The health and safety of employees, workers and contractors is established under the Health and Safety at Work Act 1974
The Act set out the general principles to be followed by employers governing the health and safety at work of employees.
An employer also has a duty under common law to ensure the safety of his employees – and may be liable for accidents caused by employees acting in the course of their employment.
Employers must ensure that employees are properly trained and supervised – and that a risk assessment is carried out before work begins on a specific task.
Equipment and machinery must also be checked regularly – with employees aware of any safety procedures regarding machinery. Guards must also be used on machinery to ensure employees cannot access the moving parts of a machine, including when a machine is being cleaned.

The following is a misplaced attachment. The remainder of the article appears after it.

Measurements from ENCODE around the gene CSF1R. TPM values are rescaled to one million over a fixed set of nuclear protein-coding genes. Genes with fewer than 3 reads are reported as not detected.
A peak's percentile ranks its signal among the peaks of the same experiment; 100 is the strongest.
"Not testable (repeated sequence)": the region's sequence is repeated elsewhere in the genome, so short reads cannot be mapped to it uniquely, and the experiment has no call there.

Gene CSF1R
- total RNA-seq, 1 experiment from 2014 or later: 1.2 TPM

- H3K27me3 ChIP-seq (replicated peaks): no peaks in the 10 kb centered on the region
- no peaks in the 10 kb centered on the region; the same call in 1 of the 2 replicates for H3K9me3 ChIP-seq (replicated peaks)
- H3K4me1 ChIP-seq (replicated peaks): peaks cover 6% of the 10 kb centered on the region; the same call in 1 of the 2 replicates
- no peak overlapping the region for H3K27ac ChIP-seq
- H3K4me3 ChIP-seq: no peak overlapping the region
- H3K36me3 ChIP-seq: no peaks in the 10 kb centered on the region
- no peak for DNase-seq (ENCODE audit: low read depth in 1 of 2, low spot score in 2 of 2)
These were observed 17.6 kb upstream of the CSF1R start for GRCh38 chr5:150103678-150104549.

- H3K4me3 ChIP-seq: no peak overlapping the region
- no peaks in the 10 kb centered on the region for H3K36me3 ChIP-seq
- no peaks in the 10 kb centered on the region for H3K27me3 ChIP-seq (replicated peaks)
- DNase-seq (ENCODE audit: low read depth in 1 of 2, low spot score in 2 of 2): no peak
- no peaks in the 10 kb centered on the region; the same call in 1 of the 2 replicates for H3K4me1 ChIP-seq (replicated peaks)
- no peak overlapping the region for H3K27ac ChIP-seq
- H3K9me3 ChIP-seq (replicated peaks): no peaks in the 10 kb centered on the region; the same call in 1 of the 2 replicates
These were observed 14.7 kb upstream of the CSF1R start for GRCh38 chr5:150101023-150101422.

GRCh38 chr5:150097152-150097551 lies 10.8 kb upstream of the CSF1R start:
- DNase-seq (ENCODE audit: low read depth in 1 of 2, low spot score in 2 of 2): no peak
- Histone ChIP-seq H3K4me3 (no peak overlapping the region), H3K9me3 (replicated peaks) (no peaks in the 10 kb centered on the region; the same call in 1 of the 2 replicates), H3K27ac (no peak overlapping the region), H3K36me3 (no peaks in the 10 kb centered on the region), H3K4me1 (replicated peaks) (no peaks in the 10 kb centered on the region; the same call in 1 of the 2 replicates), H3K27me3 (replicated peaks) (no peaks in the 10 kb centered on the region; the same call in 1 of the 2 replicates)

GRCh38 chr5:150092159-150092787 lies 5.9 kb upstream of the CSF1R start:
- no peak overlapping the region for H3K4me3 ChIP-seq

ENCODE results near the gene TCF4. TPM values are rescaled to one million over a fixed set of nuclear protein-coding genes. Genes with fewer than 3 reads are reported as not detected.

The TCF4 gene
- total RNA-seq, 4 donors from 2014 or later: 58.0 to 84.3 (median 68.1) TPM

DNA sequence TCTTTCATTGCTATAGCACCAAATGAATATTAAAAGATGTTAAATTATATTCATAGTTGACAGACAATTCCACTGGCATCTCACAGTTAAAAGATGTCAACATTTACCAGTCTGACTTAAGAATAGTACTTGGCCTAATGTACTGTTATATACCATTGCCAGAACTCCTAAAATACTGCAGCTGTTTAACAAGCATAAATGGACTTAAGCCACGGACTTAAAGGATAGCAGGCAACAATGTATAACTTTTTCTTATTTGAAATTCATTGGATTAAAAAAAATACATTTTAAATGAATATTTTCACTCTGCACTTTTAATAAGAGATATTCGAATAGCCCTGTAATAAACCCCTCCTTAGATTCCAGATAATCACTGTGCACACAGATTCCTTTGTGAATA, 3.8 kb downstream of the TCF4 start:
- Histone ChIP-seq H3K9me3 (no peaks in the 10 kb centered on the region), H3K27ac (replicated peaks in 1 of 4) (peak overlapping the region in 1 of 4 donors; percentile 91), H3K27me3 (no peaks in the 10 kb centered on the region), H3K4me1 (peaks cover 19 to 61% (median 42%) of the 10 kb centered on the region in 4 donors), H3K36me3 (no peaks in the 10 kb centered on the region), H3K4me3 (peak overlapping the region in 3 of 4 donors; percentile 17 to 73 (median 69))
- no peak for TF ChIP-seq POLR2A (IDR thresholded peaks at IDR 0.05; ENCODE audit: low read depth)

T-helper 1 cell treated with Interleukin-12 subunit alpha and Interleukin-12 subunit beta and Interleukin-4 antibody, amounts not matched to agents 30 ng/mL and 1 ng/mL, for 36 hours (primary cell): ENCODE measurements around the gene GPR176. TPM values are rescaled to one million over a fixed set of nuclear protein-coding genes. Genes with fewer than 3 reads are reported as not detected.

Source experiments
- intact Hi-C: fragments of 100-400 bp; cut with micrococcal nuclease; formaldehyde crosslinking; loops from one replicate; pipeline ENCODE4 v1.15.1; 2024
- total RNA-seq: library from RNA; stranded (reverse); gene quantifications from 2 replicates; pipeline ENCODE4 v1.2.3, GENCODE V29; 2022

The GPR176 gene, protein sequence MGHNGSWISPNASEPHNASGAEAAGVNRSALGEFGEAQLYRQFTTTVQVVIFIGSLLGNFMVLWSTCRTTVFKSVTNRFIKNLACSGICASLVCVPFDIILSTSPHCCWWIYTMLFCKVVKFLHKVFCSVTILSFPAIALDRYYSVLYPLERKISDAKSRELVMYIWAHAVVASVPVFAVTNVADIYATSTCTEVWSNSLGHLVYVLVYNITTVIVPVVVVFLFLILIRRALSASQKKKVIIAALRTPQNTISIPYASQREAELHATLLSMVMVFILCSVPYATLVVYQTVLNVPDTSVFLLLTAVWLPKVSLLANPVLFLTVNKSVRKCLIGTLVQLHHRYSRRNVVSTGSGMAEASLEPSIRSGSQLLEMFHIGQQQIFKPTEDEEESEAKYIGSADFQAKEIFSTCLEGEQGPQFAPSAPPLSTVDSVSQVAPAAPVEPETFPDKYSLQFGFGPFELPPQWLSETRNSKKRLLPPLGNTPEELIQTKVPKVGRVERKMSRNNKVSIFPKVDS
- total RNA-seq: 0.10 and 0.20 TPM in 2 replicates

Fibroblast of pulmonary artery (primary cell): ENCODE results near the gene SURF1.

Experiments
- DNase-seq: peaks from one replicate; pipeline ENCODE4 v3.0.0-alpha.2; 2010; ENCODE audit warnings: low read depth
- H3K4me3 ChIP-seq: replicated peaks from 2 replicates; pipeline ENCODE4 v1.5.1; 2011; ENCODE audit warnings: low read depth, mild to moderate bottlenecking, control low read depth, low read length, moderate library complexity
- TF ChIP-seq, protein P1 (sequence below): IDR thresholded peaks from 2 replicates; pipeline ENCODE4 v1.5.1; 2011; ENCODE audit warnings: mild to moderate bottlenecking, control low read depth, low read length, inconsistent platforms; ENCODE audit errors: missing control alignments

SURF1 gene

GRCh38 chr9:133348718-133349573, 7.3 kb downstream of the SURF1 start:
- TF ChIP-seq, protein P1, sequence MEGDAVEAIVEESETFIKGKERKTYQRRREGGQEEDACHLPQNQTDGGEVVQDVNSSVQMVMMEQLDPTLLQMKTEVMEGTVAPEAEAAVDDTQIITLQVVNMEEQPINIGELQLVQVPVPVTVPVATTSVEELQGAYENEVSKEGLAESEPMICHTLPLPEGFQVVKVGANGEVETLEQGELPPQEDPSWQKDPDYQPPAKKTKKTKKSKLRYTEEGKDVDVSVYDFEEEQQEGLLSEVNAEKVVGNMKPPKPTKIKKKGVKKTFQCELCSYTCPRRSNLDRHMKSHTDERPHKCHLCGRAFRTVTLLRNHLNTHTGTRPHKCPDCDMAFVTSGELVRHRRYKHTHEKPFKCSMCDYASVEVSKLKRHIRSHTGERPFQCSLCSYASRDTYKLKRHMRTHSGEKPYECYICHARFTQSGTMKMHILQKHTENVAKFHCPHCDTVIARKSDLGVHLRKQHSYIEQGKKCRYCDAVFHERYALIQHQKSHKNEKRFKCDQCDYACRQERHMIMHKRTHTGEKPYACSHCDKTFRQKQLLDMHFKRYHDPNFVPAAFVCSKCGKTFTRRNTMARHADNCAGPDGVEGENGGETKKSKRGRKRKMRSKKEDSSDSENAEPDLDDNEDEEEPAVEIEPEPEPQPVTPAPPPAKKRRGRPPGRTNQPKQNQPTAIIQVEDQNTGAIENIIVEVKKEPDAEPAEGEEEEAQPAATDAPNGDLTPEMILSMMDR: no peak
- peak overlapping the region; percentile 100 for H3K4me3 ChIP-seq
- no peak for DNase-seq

A failure by an employer to have regard for the safety of his employees can be considered a fundamental breach of contract – which entitles the employee to resign and claim that he has been constructively dismissed.
The Employment Rights Act 1996 (ERA 1996) provides that certain dismissals in Health and Safety cases are to be automatically unfair – and protects employees from unfavourable treatment in such cases.
Employees who are injured at work are also entitled to statutory sick pay up to 28 weeks. After six months’ sick leave for injuries sustained as a result of a health and safety breach, an employee may be able to claim Employment and Support Allowance (ESA), plus other welfare benefits.
Accidents at work and long-term exposure to hazardous substances in the workplace can not only ruin lives, but can prove fatal. It is vital to take legal advice as soon as possible if a health and safety matter at work is ongoing before serious injury occurs.